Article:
Or Hatzadik 


Or Hatzadik means “The Light of the Righteous” and . . . it feels like an appropriate day to share a song that I’ve appreciated for a number of years — Or Hatzadik by Yosef Karduner.   

Praying righteous people of every race, nation, and religion shine Light that will help us all find our way to lasting peace and prosperity that can be shared by all people, jen 



In May, I attended one morning of a four-day festival of faiths. The session I chose to attend began with a Shaikh teaching about Sufi practice and then leading prayer for all those in attendance.   

Sufism is the inner, spiritual, mystical dimension of Islam. The goal of Sufism is to help individuals develop the ability to be present in the current moment and to love unconditionally, and the path to developing those qualities is a form of meditation that encourages the remembrance of Gd with every breath.  

As I listened to the Shaikh speak, I began to see many, many similarities between Sufism and my Jewish beliefs and practice… which includes meditation and devekut, the constant awareness of Gd’s presence… and I began to intellectually understand why my heart was drawn to the writings of Sufi poets like Jelaluddin Rumi, Shams Tabriz, and Rabi’a al-Adawiyya.  

Outside the auditorium where the Shaikh spoke was a book fair. There, I found a book entitled “Shalom/Salaam: A Story of a Mystical Fraternity” by Thomas Block (Fons Vitae 2010). Block spent more than a decade gathering research about historical accounts of Sufis and mystical Jews studying together, and his book attempts to share those accounts beginning with Medieval Egypt.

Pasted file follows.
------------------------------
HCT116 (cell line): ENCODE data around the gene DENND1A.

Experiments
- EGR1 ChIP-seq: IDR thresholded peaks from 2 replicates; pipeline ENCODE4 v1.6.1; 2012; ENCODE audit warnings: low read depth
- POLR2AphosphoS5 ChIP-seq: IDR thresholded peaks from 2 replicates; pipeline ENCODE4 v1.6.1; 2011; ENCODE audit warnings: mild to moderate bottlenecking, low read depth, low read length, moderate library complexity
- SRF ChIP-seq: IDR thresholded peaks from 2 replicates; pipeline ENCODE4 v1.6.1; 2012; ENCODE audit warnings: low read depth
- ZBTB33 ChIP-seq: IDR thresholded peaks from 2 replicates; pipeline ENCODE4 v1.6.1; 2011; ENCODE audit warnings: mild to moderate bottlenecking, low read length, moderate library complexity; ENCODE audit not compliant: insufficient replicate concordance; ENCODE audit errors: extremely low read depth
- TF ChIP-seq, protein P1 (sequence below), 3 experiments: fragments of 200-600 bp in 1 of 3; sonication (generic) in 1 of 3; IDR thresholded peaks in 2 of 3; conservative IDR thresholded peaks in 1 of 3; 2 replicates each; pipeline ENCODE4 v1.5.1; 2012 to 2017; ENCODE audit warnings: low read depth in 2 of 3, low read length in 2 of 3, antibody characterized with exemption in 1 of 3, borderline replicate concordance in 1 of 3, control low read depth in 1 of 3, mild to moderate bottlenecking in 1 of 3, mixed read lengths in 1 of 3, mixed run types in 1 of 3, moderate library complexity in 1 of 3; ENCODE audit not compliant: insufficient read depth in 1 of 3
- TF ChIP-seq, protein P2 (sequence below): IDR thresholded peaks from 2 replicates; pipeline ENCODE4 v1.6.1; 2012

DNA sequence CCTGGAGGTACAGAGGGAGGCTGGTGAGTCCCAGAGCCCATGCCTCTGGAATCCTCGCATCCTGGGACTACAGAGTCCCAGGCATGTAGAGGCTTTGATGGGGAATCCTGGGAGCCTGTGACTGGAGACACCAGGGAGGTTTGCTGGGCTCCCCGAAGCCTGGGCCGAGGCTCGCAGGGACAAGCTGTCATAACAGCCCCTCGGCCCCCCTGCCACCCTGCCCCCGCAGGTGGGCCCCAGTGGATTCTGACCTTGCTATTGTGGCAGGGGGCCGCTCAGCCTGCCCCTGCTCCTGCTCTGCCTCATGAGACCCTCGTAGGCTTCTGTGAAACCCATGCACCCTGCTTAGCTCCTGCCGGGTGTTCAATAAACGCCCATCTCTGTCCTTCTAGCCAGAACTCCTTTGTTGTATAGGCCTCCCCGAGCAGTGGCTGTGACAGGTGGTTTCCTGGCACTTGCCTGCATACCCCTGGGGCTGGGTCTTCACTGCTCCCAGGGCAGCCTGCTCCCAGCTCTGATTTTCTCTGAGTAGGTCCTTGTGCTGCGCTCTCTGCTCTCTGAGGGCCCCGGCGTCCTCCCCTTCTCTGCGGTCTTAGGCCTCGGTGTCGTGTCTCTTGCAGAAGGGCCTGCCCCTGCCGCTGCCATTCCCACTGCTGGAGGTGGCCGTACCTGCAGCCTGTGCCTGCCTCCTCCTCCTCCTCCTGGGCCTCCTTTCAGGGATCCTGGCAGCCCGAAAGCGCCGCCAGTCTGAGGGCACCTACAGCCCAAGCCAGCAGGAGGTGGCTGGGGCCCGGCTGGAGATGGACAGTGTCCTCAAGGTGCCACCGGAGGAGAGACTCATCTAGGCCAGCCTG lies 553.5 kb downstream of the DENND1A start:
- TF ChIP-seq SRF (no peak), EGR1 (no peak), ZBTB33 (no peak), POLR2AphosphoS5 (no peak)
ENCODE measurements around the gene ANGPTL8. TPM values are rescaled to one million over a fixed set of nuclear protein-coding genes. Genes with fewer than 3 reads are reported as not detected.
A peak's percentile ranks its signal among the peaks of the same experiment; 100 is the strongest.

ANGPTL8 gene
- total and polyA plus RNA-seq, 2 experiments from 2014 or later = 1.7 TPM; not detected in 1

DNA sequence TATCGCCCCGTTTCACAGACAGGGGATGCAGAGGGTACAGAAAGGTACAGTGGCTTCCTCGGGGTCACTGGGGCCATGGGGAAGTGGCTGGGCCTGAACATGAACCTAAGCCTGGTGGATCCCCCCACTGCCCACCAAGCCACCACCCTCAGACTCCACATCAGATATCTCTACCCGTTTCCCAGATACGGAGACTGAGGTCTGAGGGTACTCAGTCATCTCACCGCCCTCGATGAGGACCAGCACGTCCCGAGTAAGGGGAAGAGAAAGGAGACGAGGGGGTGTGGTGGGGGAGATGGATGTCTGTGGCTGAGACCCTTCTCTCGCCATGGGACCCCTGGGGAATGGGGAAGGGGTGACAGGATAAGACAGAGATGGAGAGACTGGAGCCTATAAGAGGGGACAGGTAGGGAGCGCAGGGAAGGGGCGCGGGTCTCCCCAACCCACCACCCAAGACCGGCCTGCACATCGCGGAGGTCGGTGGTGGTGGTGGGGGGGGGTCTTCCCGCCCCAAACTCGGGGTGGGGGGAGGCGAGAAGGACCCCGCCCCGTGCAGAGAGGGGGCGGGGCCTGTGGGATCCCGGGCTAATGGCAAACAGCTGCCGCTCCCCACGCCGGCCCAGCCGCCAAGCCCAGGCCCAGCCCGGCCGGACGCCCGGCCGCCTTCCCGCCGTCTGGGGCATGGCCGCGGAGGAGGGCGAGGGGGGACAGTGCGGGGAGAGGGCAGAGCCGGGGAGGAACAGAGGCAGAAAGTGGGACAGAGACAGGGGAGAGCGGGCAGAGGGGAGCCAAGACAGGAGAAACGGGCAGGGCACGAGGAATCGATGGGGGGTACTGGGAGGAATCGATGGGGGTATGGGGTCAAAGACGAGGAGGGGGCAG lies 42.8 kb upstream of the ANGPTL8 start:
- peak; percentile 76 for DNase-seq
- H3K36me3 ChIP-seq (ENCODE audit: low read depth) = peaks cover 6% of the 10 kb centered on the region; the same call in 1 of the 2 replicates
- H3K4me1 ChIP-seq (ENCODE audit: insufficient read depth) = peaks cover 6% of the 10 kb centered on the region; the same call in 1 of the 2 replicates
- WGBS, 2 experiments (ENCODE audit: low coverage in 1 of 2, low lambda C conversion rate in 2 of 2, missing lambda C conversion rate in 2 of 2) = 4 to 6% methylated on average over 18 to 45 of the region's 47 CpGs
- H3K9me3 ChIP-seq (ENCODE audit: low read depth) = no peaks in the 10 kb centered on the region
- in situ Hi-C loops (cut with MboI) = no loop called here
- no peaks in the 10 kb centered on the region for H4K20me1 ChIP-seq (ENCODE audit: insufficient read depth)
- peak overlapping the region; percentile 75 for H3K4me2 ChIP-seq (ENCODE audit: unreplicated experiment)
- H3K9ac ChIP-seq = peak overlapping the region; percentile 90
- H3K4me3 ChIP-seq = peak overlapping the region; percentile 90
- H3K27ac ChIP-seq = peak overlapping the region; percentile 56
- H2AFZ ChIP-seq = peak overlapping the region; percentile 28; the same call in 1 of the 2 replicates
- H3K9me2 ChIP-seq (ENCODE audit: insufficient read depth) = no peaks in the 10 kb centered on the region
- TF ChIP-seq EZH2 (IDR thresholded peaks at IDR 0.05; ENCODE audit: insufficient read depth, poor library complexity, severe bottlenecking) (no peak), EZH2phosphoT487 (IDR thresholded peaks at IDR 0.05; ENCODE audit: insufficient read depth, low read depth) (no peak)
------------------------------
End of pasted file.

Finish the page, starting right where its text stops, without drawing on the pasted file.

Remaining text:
My day at the festival, finding Block’s book, beginning to have a better intellectual understanding of Islam, being moved by prayer with a shaikh . . . all of it reminded me of the lesson I received nearly a decade ago on the Temple Mount, when the Muslim man from East Jerusalem talked with me and prayed that Muslims and Jews would return to seeing one another as family and living in peace, because we have more that unites us than divides us. 

My summer schedule, and then the fall Jewish holidays, have kept me too busy to read as much as I had wanted of Block’s book, but now I’m ready to settle in for the winter.  I’ve got Block’s book and a Qur’an, and I’m really excited to see what I learn in this next leg of my Jewish Journey!!  

shavua tov, a good week, to all, jen

And I wonder . . .


The Lord is in me, the Lord is in you, as life is in every seed. O servant! put false pride away, and seek for Him within you.

A million suns are ablaze with light, The sea of blue spreads in the sky, The fever of life is stilled, and all stains are washed away; when I sit in the midst of that world.

Hark to the unstruck bells and drums! Take your delight in love! Rains pour down without water, and the rivers are streams of light. One Love it is that pervades the whole world, few there are who know it fully:

They are blind who hope to see it by the light of reason, that reason which is the cause of separation— The House of Reason is very far away!

How blessed is Kabîr, that amidst this great joy he sings within his own vessel. It is the music of the meeting of soul with soul; It is the music of the forgetting of sorrows; It is the music that transcends all coming in and all going forth.

Excerpt From: Kabir. “Songs of Kabir.” iBooks. 

And I wonder…

if I 

-raised a Baptist, Jew by choice- 

can find holiness in the words of Kabir 

-self-professed child of both Allah and Ram-

… why is there strife between Sunni and Shia??  Muslim and Jew??  any two people based on religious difference??

As Kabir said above, G-d is in all of us.  If we put away our false pride, we will see…


with prayers for peace, jen

The Holy G-d of Unity


The Holy G-d of Unity
When the curtain was dropped,
‘I’ had to bow before ‘me,’
for ‘me’ lives eternally in
the One who was, is, will be.
No more of the rat race
–the quest for more things.
A simple life of contemplation
–the deep joy that it brings.